After a 20-year career at Trail City Hall, a former top administrator is suing the city for damages related to breach of contract and constructive dismissal.
Michelle McIsaac filed her lawsuit Thursday (Aug. 24) in the Kelowna registry of the BC Supreme Court.
McIsaac alleges she was subjected to months of “unabated bullying and harassment” to the point where — before filing suit — she was required to take medical leave from a “toxic and intolerable work environment.”
She is seeking damages for wrongful dismissal and unpaid accrued vacation pay as well as special damages, general damages for bad faith conduct, and aggravated and punitive damages.
The city has 21 days to respond.
Trail Mayor Colleen Jones’ name appears in the suit. The city’s Chief Administrative Officer is also noted in the court documents, though not by name.
“We have been advised that this is before the courts so we can’t make a comment at this time,” Jones told the Trail Times Monday.
This lawsuit is the latest legal move stemming from turmoil that has plagued city hall since 2021, when Jones was a sitting councillor.
McIsaac filled the role of corporate administrator for most of her years with Trail, then in mid-2021 she became acting CAO (chief administrative officer) after David Perehudoff, the city’s CAO for 26 years, departed.
To clarify, in early 2021 Perehudoff filed a complaint against a former councillor.
His complaint was substantiated by a third party investigator, which resulted in code of conduct violations against the Trail official.
However, there was no resolution between parties.
Thus, Perehudoff was paid out the remaining nine months of his contract.
After Perehudoff left, McIsaac was appointed interim CAO.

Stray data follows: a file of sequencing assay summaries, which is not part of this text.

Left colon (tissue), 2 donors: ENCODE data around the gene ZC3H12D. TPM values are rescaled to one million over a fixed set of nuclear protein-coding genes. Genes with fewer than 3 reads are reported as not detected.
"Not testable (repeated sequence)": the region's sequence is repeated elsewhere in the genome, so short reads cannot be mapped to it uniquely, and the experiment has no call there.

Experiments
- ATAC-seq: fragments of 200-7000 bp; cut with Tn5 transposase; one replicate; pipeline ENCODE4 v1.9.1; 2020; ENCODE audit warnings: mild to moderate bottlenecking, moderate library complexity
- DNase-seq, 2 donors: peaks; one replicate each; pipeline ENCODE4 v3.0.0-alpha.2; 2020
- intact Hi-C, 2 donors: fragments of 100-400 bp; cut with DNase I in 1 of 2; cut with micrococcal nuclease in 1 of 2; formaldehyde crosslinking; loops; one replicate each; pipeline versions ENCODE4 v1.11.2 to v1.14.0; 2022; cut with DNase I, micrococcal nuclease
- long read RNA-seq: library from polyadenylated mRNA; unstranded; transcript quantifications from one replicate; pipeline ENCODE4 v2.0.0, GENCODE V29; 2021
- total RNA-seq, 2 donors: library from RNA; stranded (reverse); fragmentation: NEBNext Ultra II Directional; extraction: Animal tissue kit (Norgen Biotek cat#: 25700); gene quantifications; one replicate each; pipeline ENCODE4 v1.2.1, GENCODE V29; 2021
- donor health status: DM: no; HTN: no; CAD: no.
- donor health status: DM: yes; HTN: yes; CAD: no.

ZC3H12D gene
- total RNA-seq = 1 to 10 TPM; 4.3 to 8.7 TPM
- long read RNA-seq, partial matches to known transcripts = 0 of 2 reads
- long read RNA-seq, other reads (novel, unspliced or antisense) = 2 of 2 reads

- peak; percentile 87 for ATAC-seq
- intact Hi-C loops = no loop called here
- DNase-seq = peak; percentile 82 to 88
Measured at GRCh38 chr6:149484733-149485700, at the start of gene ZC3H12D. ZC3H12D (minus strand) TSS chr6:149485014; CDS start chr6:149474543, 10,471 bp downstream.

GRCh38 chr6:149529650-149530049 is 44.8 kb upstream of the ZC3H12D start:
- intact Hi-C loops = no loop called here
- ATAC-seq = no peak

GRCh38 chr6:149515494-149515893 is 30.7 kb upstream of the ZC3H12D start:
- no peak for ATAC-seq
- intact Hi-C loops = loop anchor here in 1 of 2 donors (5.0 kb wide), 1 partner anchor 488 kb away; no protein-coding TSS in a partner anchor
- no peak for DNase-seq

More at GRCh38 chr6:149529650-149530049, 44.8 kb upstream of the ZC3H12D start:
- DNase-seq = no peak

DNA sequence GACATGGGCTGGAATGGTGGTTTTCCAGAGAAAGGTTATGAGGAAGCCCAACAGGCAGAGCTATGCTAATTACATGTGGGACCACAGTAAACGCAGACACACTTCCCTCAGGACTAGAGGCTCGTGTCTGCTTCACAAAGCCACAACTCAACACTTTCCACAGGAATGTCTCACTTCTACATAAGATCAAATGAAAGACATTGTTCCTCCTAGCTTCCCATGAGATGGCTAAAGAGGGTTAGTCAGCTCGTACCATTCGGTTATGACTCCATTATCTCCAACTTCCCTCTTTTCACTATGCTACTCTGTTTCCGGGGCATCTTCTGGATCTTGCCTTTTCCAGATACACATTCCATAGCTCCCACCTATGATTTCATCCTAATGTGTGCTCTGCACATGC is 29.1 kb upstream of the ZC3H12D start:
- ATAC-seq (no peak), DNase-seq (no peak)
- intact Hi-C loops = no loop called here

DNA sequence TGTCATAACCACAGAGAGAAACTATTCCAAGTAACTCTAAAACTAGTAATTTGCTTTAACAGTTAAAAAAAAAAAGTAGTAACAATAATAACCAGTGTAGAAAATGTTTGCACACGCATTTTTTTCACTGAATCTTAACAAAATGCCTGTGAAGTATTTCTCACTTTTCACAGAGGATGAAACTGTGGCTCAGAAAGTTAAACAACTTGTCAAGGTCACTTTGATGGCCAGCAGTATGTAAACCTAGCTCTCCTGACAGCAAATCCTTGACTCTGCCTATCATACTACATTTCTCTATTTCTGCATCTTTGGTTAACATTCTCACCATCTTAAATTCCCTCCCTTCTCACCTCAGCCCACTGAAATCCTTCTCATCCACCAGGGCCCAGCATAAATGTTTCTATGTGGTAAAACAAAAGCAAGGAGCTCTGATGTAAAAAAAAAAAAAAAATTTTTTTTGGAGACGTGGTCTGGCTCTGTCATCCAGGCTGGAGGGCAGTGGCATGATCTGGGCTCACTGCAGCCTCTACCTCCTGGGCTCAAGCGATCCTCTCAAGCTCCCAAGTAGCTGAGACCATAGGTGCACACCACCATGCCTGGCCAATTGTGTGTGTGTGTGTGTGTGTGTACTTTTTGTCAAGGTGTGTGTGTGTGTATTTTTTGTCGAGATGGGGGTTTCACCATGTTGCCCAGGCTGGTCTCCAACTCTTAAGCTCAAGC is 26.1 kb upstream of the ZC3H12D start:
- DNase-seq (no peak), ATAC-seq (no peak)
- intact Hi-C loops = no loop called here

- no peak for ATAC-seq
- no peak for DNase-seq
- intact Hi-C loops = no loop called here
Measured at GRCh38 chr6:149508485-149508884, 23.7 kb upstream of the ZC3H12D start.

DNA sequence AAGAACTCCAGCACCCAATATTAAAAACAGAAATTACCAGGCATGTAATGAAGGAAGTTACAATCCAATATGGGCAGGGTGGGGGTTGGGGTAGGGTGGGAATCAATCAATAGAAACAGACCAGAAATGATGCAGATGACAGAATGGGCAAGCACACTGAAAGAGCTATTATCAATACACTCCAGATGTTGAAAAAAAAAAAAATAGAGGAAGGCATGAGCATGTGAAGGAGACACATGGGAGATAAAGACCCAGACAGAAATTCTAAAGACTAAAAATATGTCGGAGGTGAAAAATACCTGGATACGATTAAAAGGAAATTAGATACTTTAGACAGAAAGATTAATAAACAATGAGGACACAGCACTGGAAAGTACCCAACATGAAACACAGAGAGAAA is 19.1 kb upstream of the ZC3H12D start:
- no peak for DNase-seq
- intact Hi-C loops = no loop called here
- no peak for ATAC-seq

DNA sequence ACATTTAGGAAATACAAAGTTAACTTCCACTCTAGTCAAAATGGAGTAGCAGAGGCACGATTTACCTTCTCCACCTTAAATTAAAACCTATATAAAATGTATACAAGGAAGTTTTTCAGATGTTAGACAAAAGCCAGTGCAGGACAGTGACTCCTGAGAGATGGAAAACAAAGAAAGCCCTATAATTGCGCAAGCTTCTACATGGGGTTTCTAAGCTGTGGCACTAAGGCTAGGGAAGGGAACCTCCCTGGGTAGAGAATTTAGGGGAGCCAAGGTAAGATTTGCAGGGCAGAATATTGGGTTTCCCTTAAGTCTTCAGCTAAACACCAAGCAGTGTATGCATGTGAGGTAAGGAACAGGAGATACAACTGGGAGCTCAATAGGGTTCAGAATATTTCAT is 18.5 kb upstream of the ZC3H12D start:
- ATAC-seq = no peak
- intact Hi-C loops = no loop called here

According to her statement of claim, only months later in February 2022, McIsaac filed a bullying and harassment complaint with the city, this one involving four city councillors, including then-councillor Colleen Jones.
The claim notes this complaint was substantially the same in nature as the one Perehudoff filed, which was upheld by a third-party investigation.
McIsaac says despite the complaint and commencement of an independent investigation, the bullying and harassment continued unabated, prompting her to submit a supplemental complaint the following month, in April 2022.
“The bullying and harassment which continued unabated created a toxic and intolerable work environment for the Plaintiff to the point where the Plaintiff was required to take a medical leave of absence from work commencing in mid-July 2022,” the lawsuit notes.
(According to McIsaac’s timeline, she held the interim CAO position until June 2022, when the current chief administrator, Colin McClure, was hired.)
Then in September 2022, only weeks before the municipal election, the investigator concluded that a number of McIsaac’s allegations were substantiated and made recommendations to “prevent further occurrences of misconduct.”
According to court documents, the city responded (not publicly) stating it was “committed to maintaining a safe work environment and would address the bullying and harassment that had occurred in the past … and indicated its interest in returning (McIsaac) to work.”
According to McIsaac’s suit, in early October, she believed there would be no improvement in the toxic working conditions and approached the city to negotiate a severance.
McIsaac says (now-former) city council agreed with her proposal for a settlement, “but the Chief Administrative Officer refused or neglected to do so.”